House debates

Tuesday, 30 November 2021

Ministerial Statements

Veterans and their Families

5:01 pm

Photo of Pat ConaghanPat Conaghan (Cowper, National Party) Share this | Hansard source

First and foremost I would like to acknowledge and thank all our past and present ADF members. Thank you for your service. We wouldn't have the freedoms that we have today but for you. I'd also like to extend my thanks to their families, because you make great sacrifice in allowing your family members to serve in the ADF and continuing to support them once they have left the ADF. I'd also like to acknowledge and thank the former defence personnel and veterans' affairs minister, the member for Gippsland. I know the member for Gippsland very well and have seen him and the work that he has done over the few years that I have been here. One thing I can say is that he has empathy for ADF members, and he did as much as he possibly could in his role. I saw that when he came to my electorate on two occasions and met with the local veterans organisations. We have many veterans organisations in my electorate. We have one of the highest cohorts of veterans in Cowper, and the member for Gippsland's empathy shone through. If an issue was raised he and his staff—thank you also to his staff—would address that problem immediately. I would like to thank the former minister for how he undertook his role and the work that he did.

One thing that he said quite often was that not all ADF veterans are broken, but when they are and when they are struggling we as a grateful nation have an obligation to those who served us to support the wellbeing of these men and women over their lifetime. We also have an obligation to continue to encourage them and to ensure that they not only speak up but are heard, that we actually listen. We need to do this consistently, and I think that has been the problem in the past. We have to provide a level of support and advocacy that extends not just to them but also, importantly, to their families. In that regard, I am pleased to say that the federal government has invested $11.7 billion in funding for the 336,000 ex-service personnel and their family members. One of the most important parts of this is something that I'm working on with the veteran community in my electorate as more than $40 million of that funding is to establish veteran wellbeing centres across Australia. There are currently six of them, $5 million per centre. Previously, the services were spread out everywhere, but now those new centres are better targeted to the needs of the veterans and their families in local communities. These services include health and wellbeing, employment, training, housing et cetera, entrepreneurial pathways and volunteering opportunities under the one roof. That is the secret: under the one roof, so the veterans know to go. They might not know what to do, but they know where to go. That's the start, the most important thing.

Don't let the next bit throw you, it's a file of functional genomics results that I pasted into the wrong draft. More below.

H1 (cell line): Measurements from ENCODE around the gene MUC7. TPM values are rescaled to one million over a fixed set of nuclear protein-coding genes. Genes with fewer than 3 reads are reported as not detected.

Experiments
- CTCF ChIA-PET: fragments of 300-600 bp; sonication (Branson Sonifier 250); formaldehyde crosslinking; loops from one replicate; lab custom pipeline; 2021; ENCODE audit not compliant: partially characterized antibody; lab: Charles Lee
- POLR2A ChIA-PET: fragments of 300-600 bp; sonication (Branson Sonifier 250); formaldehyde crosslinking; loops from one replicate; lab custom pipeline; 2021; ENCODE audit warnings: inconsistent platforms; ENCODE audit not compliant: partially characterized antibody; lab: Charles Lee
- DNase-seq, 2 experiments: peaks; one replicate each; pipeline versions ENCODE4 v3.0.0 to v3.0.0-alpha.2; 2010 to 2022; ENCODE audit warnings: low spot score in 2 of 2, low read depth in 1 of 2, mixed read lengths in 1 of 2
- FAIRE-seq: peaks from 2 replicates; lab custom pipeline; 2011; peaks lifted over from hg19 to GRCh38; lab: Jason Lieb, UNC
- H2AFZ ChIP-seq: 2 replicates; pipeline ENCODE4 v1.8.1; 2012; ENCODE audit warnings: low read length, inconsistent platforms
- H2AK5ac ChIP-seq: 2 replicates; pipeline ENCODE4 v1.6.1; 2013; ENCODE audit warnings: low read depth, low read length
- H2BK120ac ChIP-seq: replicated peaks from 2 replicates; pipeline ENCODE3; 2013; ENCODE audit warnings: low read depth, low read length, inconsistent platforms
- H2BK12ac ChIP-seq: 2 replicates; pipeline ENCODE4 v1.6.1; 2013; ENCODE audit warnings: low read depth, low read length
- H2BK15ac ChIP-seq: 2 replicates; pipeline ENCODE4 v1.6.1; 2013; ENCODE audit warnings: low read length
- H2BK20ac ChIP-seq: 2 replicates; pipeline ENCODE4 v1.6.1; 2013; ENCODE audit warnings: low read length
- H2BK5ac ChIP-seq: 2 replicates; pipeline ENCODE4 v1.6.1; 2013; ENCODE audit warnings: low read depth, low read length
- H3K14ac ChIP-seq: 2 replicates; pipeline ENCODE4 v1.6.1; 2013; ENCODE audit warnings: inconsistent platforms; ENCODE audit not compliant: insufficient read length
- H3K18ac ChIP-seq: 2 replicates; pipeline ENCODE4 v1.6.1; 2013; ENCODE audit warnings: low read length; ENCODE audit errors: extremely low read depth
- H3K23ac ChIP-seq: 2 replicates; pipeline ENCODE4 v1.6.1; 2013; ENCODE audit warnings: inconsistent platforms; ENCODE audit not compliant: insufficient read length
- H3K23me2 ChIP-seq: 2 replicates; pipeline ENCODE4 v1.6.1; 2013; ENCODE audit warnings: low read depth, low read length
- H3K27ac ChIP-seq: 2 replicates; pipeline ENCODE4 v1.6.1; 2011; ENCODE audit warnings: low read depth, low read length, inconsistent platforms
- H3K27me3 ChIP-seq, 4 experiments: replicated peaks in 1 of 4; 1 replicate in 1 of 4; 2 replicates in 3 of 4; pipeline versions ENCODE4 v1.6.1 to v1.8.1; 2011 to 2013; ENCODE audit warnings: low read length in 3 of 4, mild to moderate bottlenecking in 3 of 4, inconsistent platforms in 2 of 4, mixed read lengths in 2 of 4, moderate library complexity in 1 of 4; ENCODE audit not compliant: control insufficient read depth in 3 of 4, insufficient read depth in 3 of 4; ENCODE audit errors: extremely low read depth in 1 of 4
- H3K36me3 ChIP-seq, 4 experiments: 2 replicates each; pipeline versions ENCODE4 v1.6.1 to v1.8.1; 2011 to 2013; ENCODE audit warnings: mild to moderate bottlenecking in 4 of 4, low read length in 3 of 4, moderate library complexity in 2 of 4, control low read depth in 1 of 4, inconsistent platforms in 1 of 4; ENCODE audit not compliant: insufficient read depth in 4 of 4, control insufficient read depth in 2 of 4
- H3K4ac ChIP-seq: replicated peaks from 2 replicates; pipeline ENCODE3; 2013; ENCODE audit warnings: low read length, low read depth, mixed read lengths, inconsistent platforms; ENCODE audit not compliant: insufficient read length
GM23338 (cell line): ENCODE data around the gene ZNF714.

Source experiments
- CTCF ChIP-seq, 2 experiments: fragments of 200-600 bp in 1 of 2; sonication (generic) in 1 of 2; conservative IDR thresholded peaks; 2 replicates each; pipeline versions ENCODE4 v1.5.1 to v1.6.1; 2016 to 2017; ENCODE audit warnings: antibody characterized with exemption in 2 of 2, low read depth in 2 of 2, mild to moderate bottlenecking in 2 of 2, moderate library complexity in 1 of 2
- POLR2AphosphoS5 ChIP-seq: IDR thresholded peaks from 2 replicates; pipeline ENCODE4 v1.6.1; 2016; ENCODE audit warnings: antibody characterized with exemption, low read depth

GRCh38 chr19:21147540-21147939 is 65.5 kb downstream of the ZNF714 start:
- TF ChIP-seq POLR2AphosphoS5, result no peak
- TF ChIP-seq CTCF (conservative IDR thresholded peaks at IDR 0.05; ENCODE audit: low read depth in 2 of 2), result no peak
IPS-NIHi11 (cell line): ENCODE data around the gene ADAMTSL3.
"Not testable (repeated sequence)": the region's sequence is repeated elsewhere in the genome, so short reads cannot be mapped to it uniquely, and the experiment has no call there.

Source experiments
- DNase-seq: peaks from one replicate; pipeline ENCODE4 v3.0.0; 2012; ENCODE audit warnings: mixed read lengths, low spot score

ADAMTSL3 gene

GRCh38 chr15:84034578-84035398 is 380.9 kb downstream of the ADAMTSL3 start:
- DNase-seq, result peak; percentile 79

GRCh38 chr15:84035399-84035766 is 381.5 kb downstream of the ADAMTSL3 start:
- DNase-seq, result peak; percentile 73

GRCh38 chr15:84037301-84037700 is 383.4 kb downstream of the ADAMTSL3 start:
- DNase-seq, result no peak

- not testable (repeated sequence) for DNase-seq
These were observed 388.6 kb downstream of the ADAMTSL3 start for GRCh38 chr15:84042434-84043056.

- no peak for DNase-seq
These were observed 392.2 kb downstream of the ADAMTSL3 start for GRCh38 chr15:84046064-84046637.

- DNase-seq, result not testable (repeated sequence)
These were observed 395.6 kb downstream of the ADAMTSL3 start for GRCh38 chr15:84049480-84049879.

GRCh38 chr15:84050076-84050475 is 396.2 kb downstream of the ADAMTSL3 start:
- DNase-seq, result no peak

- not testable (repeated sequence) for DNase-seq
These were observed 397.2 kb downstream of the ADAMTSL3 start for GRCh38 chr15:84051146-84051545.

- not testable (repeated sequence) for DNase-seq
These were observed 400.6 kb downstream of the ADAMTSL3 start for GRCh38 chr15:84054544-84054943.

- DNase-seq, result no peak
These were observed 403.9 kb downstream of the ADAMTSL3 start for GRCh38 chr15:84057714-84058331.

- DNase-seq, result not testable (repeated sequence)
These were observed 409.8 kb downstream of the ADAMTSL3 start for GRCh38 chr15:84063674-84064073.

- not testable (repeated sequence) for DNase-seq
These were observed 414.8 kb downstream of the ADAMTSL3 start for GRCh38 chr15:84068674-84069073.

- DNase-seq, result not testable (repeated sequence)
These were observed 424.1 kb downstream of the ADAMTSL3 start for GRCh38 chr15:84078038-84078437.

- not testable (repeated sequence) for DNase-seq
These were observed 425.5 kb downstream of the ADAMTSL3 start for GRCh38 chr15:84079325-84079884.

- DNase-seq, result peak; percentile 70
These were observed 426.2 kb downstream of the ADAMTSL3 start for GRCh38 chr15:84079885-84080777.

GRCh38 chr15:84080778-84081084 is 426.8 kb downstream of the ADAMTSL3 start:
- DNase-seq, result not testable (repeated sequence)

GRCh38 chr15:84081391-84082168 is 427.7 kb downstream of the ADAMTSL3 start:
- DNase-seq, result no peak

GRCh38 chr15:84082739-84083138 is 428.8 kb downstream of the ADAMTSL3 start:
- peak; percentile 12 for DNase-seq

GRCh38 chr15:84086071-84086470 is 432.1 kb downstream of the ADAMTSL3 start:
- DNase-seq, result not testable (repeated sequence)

The former minister, the member for Gippsland, referred to veteran support dogs. I met with a veteran the other day and, seriously, he was like a kid waiting for Christmas because it was only a matter of days until his puppy was turning up. He was so excited, and it was self-fulfilling: he knew that this puppy was going to make him happy and help him get through the day. It might be a very small initiative, but it's something that can make such a huge difference to the life of one person. I made him promise that he would bring the puppy in when he got it.